Evidence for Oxidative Activation of c-Myc–Dependent Nuclear Signaling in Human Coronary Smooth Muscle Cells and in Early Lesions of Watanabe Heritable Hyperlipidemic Rabbits: Protective Effects of Vitamin E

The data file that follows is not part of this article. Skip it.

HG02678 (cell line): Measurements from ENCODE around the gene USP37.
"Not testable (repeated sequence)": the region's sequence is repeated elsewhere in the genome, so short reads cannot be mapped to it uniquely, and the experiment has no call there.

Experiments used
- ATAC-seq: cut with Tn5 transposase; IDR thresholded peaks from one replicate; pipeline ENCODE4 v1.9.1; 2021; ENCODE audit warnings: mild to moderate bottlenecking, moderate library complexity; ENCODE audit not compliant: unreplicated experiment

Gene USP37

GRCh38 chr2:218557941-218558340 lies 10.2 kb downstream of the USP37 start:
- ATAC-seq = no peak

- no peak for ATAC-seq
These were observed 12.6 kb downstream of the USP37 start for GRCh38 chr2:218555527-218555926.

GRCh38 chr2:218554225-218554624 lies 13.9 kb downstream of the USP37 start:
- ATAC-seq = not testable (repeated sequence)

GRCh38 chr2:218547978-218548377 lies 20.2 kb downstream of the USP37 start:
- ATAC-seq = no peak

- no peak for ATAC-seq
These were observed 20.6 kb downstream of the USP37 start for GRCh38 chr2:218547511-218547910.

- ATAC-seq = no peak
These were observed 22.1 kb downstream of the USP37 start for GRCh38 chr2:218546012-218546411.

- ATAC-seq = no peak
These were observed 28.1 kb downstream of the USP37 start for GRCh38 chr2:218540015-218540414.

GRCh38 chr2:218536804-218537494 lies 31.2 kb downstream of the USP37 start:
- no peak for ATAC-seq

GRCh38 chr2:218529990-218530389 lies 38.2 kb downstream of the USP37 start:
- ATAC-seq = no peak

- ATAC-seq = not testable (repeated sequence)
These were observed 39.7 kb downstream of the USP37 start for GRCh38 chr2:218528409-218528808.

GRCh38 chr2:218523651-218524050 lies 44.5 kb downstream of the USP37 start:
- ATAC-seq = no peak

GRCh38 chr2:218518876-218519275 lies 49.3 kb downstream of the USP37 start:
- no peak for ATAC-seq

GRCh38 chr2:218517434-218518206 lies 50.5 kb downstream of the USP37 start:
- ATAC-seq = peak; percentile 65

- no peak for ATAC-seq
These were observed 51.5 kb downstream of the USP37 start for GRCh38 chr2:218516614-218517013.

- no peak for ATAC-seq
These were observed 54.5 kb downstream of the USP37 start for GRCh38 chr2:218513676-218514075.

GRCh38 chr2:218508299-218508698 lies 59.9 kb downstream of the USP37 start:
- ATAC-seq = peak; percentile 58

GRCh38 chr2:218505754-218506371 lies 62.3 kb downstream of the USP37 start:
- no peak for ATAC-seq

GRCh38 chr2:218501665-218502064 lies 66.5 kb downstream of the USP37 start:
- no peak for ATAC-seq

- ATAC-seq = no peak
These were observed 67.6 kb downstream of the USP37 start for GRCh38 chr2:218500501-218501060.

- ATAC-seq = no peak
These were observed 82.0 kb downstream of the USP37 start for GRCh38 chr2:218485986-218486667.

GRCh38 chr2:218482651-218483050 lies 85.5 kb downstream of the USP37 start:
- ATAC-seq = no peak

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BackgroundOxidized LDL (oxLDL) promotes atherogenesis, and antioxidants reduce lesions in experimental models. OxLDL-mediated effects on c-Myc are poorly characterized, and those on c-Myc nuclear pathways are completely unknown. c-Myc stimulates smooth muscle cell (SMC) proliferation and could be involved in atherosclerosis. We investigated the early effects of oxLDL and α-tocopherol on c-Myc, its binding partner Max, and the carboxy-terminal domain–binding factors activator protein-2 and elongation 2 factor in human coronary SMCs. We also investigated whether 9-week treatment of Watanabe heritable hyperlipidemic (WHHL) rabbits with diet-enriched α-tocopherol reduces c-Myc expression and oxLDL in the left coronary artery.Methods and ResultsOxLDL enhanced c-Myc/Max expression and transcription by cotransfection assay and the nuclear activities of E2F and activator protein-2 by binding shift and supershift in coronary SMCs. α-Tocopherol significantly reduced these molecular events. Furthermore, α-tocopherol reduced early lesions, SMC density, and the immunohistochemical presence of c-Myc, which colocalized with oxLDL/foam cells in the coronaries of WHHL rabbits.ConclusionsWe provide the first evidence that oxLDL and α-tocopherol may influence c-Myc activation and several c-Myc–dependent signaling pathways in human coronary SMCs. The observation that in vivo, an antioxidant reduces both c-Myc and oxLDL in early coronary lesions of rabbits is consistent with, but does not prove, the hypothesis that c-Myc–dependent factors activated by oxidative processes contribute to atherogenesis and coronary heart disease.

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